Figures released early in the month showed that the European recession was set to continue, with the private sector shrinking for the 15th consecutive month.
Despite this lack of good news, European stock markets performed well in May, largely thanks to the perceived willingness of the central banks to intervene. The German market rose by 5% to finish May at 8,349 and France rose by a more modest 2% to 3,949. All the more traditional ‘problem children’ – Spain, Italy and Greece – also saw their stock markets move ahead in May.
The economic signals from the USA were mixed in May. On the negative side, GDP growth for the first quarter was revised downwards to 2.4% and the Purchase Managers’ Index in the manufacturing sector fell to a seven month low of 51.9. Whilst any figure above 50 continues to indicate optimism, this was significantly down on previous months.
More optimistically, figures for April confirmed a fall in inflation to 1.1% and 165,000 new jobs were added in the economy. The trade deficit also narrowed to $38.8bn for the month, as imports of crude oil dropped to their lowest level for 17 months.
Consumer confidence in the US also seems to be improving: how much that will reflect in increased sales for Apple is open to doubt though, as the authorities on both sides of the Atlantic continued to probe the company’s seeming reluctance to pay tax. This didn’t stop Apple approaching the market with a $17bn bond issue (the biggest ever seen outside the banking sector) as it looked to raise money to fund bigger payouts to shareholders.
The Dow Jones index rose by 2% during May, breaking through the 15,000 barrier to finish the month at 15,116.
As noted above, China is becoming the dominant country for determining stock market sentiment, and the news that factory output had slowed sent markets tumbling around the world. It’s important to remember though, that some slowdown in Chinese economic activity is almost inevitable given the rapid rate of expansion seen over the last five to ten years.
Despite talk of a ‘slowdown’, Chinese exports were up 14.7% year on year in April, with imports up by 16.8%. The country recorded a trade surplus in the month of $18.6bn, and the stock market reacted favourably, finishing May 6% higher at 2,301.
The stock market success of the year – at least among the major economies – has been Japan, with a 33% rise since the end of 2012. However May saw the market finish down very slightly at 13,774 amid concerns that the recovery may be running out of steam despite the best efforts of the Bank of Japan. Exports have not risen as much as had been expected, industrial production is falling and domestic demand is reported to be patchy at best.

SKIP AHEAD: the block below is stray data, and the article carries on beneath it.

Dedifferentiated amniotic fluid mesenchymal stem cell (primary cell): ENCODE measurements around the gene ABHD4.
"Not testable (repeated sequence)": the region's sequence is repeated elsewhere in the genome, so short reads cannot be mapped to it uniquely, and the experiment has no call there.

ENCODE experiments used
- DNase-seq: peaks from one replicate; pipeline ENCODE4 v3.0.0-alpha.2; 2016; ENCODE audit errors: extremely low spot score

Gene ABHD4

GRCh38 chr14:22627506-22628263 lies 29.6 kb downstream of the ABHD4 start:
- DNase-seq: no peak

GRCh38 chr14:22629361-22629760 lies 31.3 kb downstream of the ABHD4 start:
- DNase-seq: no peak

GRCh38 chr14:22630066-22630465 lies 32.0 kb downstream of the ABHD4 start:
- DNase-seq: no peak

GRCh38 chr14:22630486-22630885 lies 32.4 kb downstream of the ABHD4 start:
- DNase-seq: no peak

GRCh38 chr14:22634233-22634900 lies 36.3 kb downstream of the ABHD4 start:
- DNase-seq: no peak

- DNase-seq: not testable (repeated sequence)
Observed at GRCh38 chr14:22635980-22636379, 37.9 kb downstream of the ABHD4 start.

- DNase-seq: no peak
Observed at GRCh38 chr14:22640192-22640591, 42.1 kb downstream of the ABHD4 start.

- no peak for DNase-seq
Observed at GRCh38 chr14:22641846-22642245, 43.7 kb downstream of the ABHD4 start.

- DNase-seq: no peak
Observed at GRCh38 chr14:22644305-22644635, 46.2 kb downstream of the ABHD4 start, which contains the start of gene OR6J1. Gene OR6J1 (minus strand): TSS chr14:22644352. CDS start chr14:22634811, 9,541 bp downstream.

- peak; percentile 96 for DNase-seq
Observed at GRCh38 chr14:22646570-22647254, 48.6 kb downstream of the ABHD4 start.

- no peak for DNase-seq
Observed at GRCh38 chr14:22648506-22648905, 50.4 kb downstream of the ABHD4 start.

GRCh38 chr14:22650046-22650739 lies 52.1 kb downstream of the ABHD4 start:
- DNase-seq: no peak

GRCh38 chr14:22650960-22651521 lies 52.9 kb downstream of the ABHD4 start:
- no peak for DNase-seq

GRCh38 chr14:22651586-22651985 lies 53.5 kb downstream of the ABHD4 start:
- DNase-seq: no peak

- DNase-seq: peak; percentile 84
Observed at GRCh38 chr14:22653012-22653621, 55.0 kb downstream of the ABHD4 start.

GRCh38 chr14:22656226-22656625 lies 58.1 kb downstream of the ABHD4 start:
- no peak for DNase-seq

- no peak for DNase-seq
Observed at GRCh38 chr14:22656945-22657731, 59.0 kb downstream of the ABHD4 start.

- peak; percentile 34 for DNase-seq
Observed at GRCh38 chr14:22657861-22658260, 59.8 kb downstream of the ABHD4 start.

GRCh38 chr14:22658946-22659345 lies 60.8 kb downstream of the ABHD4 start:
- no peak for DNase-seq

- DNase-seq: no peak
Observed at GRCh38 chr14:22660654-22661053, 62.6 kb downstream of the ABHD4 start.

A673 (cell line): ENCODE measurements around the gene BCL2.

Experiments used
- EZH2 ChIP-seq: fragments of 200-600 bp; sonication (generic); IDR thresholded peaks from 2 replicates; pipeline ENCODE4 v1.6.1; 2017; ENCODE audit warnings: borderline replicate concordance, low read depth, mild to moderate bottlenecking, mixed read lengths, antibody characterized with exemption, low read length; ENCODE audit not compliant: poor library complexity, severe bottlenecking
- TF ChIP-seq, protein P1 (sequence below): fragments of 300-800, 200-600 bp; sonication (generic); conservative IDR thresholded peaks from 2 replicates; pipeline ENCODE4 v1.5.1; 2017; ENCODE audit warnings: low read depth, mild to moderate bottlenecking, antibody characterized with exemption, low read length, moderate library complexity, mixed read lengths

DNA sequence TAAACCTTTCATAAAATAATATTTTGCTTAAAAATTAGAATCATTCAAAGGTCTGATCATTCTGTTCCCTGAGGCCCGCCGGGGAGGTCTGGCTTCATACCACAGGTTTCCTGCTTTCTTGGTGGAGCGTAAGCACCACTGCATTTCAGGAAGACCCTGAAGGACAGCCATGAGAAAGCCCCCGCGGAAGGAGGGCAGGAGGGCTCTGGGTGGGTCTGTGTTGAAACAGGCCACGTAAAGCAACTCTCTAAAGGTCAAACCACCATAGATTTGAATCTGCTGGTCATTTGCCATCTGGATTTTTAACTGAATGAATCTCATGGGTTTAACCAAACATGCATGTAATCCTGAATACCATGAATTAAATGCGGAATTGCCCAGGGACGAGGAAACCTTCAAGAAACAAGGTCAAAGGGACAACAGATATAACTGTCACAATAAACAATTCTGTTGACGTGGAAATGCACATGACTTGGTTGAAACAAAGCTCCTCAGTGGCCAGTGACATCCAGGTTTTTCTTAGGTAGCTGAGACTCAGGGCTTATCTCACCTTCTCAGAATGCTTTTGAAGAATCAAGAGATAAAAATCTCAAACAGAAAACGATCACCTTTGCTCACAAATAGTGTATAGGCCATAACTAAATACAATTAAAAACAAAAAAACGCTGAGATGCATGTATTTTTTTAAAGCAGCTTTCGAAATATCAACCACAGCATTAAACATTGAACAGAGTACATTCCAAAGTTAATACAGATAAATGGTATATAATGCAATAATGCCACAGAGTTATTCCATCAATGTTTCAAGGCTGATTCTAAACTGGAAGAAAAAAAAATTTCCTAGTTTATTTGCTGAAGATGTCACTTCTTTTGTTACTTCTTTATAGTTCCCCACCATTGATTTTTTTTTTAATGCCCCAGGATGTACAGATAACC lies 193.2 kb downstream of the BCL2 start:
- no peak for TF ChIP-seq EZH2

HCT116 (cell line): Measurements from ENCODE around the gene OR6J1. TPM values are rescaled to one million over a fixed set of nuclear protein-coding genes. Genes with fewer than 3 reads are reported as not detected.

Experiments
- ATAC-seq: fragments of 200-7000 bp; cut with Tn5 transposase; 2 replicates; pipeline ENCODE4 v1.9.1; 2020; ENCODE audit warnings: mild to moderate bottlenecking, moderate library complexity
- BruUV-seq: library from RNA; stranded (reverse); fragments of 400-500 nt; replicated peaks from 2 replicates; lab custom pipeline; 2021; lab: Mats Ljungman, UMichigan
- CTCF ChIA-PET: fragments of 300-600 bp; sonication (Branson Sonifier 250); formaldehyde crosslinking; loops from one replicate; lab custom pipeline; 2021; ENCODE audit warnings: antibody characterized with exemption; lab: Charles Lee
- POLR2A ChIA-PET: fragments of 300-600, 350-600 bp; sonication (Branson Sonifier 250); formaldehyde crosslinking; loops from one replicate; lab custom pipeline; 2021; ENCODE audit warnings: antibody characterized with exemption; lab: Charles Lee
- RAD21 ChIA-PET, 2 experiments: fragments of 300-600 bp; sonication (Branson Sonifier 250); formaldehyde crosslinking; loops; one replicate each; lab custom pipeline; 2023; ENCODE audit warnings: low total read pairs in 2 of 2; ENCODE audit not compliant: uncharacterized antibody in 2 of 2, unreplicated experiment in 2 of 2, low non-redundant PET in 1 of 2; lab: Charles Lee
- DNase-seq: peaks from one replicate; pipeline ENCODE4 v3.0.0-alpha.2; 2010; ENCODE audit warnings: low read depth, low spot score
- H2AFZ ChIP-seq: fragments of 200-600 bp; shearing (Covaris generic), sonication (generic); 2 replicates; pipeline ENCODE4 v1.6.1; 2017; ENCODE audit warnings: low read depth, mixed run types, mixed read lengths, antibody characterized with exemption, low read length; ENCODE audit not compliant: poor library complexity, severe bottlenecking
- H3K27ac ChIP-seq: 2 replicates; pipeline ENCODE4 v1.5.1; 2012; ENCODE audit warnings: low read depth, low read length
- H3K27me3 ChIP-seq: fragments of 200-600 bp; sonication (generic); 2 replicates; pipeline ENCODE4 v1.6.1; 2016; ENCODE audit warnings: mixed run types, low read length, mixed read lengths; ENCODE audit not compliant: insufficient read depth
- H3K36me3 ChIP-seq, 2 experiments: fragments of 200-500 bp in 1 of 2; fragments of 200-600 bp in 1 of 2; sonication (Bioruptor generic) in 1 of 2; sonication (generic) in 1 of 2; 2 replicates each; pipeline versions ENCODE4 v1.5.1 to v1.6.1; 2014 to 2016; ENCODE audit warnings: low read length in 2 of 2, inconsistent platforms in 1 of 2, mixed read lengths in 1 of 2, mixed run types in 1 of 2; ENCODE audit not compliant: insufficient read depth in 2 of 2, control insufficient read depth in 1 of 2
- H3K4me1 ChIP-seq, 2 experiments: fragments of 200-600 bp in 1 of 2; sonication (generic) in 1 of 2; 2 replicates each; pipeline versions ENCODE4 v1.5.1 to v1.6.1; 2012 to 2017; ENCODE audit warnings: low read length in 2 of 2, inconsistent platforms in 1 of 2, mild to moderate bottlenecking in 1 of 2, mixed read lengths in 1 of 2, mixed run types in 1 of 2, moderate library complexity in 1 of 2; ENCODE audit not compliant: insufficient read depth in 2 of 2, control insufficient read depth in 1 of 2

However all was rosy in South Korea, where the trade surplus reached a three year high of $6bn as demand for smart phones continued to rise inexorably.
Worries are starting to emerge that the economic boom that was supposed to come about thanks to the 2014 World Cup and the 2016 Olympics is simply not going to happen. Anyone who watched the chaotic scenes as work on the Maracana stadium continued almost up to kick off in England’s friendly with Brazil will be hard put to keep faith with the Brazilian ‘economic miracle.’Two of the ‘big three’ emerging markets – India and Russia – saw their stock markets barely move in May, but the third – Brazil – recorded a worrying loss of 4%, meaning that the market there is down by more than 10% since the start of the year.
May’s star performers in the emerging markets sector were clustered among the Asian markets, with Bangladesh, Sri Lanka and Pakistan all rising by over 12%. In a normal month those would have been stellar performances – but May was not a normal month and the New Zealand stock market rose by the small matter of 76%.
The two main laggards were in South America, with markets taking their lead from Brazil, as the Argentinean stock market fell by 9% and Peru was down by 8%.
How important is the boss? “Very” seemed to be the answer, as several analysts reported pressure on Manchester United shares following Sir Alex Ferguson’s retirement. So plenty for the incoming manager David Moyes to think about as he wrestled with the twin problems of the expectations of the world’s stock markets and a star player looking for a transfer. That was May: the month when world stock markets were influenced by Chinese factory output and Wayne Rooney…